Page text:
Producer Vincent Messina said his choice of Nour Eddine, Stefano Mainetti and Simon Boswell -- who describes himself as "undeclared" -- reflected "our aim to produce an album that has universal appeal to all those who love beautiful music."
"I certainly didn't intend to select or hire composers on the basis of their faith," Messina told Reuters.
"These three composers, I have known them for many, many years and they are all some great film composers ... In particular with regard to the Muslim composer from Morocco, Nour Eddine, the idea came because the roots of Gregorian music somehow we share with the Arabian melodic tradition."
The "Alma Mater" album features recordings from Vatican radio of Pope Benedict singing Marian litanies and reciting passages and prayers in St Peter's Basilica or during trips abroad.
"We will be able to listen to one track in particular where he is singing the Regina Coeli along with a choir from the beginning to the end," Messina said.
"Alma Mater" also includes the backing vocals of The Choir of the Philharmonic Academy of Rome blended with modern classical recordings by the Royal Philharmonic Orchestra.
It will be released by Geffen Records, the label that signed up Snoop Dog and Ashlee Simpson, on November 23 in Europe and the United States, and on November 29 in Britain.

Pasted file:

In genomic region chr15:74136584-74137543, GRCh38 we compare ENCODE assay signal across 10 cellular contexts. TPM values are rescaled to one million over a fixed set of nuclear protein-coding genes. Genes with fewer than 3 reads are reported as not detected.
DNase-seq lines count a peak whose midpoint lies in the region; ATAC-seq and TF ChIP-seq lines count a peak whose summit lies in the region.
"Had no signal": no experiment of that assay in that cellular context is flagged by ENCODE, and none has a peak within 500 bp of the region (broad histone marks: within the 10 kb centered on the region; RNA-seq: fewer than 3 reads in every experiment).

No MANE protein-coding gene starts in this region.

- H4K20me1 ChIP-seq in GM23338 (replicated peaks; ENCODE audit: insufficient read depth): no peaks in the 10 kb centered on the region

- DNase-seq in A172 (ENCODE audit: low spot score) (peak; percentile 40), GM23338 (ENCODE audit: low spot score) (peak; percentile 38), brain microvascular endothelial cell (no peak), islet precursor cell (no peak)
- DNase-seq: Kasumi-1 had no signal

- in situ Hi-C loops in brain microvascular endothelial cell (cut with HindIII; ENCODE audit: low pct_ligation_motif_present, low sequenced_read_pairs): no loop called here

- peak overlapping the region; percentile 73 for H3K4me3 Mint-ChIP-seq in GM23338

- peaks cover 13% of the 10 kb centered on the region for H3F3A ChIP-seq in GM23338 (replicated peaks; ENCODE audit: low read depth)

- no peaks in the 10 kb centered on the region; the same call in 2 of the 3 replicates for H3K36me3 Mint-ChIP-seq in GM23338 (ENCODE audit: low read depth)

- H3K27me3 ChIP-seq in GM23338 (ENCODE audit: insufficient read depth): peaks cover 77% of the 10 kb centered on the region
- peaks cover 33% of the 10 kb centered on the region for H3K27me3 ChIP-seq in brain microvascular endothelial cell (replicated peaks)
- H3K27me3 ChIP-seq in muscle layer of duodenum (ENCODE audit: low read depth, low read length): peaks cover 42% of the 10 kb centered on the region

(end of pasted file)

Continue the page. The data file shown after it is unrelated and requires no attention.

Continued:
Messina said he had yet to hear the Vatican's official reaction to the album.
"The Vatican is always very careful about communication and so you can imagine using the voice of the Holy Father and use it in a musical album," he said.
"This one will never sell. They'll never understand..."
No. Papa Benny is not talking about his new album. He is singing a Barry Manilow classic during karaoke night. But I guess, the agnostic Western media will really never understand.
But His Holiness is making good progress. As John Allen commented on the pope's recent trip to the Czech Republic.
"No compromise on essential points of doctrine and discipline, but the most positive, upbeat presentation possible. Christianity is framed not as a dry book of rules, but as the answer to, as Benedict put it Monday morning, “the profound thirst for meaning and happiness in the heart of every person.'"